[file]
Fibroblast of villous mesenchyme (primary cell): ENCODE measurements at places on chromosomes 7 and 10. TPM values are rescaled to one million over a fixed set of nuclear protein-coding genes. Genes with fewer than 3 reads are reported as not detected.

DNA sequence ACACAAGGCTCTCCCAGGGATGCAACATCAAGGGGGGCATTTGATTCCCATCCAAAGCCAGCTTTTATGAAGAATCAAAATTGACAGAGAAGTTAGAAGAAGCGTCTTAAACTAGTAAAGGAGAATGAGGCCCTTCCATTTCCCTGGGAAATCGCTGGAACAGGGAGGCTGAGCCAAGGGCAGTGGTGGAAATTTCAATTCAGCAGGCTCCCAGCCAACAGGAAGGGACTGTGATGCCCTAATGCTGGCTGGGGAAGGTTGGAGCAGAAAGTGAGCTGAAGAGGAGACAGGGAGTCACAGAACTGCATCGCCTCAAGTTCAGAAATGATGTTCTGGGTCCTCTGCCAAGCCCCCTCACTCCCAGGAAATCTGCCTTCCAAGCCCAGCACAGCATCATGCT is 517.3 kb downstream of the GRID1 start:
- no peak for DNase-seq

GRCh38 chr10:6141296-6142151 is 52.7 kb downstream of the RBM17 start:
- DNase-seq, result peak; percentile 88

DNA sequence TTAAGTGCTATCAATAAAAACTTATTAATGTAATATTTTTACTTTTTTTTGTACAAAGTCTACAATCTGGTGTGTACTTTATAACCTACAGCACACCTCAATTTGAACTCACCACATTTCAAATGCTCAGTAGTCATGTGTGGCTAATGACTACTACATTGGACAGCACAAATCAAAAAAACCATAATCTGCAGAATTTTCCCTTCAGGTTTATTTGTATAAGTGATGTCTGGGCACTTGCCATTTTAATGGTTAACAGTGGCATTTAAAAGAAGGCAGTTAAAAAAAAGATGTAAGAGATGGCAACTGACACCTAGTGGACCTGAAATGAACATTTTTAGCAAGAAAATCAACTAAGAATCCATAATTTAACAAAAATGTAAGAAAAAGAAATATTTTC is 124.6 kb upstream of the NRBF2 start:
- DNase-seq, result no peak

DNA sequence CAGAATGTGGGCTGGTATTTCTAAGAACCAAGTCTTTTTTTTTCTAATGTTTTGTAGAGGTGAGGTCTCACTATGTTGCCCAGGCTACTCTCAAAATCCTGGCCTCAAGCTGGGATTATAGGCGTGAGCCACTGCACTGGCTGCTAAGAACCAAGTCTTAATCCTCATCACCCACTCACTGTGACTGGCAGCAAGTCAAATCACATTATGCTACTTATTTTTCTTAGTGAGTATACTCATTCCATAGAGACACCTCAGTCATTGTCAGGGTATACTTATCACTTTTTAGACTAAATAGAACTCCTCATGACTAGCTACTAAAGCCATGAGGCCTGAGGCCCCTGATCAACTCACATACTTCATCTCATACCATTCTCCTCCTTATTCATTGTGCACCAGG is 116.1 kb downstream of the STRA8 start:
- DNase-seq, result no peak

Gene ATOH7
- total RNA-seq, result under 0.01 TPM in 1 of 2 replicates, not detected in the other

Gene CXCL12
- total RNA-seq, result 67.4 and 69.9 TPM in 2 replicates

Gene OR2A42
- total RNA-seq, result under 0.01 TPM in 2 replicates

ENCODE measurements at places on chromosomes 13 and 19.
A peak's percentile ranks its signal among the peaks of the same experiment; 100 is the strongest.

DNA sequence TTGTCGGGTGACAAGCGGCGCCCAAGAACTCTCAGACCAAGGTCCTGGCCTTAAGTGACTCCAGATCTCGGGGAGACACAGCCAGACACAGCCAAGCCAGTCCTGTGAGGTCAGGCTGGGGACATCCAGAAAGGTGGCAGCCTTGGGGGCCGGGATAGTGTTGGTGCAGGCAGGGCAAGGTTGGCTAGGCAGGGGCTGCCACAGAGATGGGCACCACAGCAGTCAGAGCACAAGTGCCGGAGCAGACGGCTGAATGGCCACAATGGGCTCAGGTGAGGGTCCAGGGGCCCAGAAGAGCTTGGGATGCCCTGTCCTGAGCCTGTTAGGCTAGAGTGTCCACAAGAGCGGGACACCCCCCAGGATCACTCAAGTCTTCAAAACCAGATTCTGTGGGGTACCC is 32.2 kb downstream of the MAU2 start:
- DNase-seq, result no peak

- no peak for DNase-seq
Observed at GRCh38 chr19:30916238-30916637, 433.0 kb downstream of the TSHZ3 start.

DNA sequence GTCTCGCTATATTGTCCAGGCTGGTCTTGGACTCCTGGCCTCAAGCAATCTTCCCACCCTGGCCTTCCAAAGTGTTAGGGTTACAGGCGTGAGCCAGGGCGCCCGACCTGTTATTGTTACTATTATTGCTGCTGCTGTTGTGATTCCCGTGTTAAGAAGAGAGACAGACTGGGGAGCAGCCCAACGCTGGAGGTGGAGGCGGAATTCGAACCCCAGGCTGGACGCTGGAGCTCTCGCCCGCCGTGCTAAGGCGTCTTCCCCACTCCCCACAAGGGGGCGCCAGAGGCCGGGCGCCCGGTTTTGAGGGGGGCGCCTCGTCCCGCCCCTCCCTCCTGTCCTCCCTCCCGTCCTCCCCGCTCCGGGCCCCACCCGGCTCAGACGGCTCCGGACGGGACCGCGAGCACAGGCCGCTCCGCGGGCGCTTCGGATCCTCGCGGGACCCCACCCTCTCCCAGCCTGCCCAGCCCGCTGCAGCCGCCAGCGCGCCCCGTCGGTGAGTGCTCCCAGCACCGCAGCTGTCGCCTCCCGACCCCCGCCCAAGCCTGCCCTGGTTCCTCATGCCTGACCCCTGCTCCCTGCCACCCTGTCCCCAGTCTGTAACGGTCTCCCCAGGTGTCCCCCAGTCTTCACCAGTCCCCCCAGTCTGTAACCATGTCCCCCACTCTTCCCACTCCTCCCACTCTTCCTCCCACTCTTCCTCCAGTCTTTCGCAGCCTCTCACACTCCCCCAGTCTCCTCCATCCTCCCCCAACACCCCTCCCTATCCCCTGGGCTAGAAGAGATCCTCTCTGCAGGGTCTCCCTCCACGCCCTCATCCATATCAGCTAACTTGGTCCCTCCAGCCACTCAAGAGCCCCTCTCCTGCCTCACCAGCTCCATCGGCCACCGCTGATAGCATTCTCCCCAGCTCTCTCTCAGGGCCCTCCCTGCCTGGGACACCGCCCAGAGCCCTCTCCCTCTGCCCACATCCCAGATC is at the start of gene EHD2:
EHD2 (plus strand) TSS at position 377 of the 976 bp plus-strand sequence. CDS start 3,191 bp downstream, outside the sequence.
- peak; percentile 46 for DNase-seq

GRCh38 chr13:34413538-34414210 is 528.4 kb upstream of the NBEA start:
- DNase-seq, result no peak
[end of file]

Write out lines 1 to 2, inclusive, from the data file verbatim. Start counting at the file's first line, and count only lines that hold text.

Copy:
Fibroblast of villous mesenchyme (primary cell): ENCODE measurements at places on chromosomes 7 and 10. TPM values are rescaled to one million over a fixed set of nuclear protein-coding genes. Genes with fewer than 3 reads are reported as not detected.

DNA sequence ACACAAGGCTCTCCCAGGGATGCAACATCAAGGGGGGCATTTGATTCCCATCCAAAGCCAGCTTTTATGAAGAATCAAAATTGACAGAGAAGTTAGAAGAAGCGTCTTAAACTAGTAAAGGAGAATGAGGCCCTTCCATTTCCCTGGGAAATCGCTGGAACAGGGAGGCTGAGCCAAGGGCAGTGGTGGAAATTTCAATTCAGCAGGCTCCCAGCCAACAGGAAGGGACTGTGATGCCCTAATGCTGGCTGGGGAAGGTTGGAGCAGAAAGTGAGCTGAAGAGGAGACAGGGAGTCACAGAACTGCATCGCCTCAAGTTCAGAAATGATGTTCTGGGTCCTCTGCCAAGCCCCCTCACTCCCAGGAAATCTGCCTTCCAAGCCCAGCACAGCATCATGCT is 517.3 kb downstream of the GRID1 start: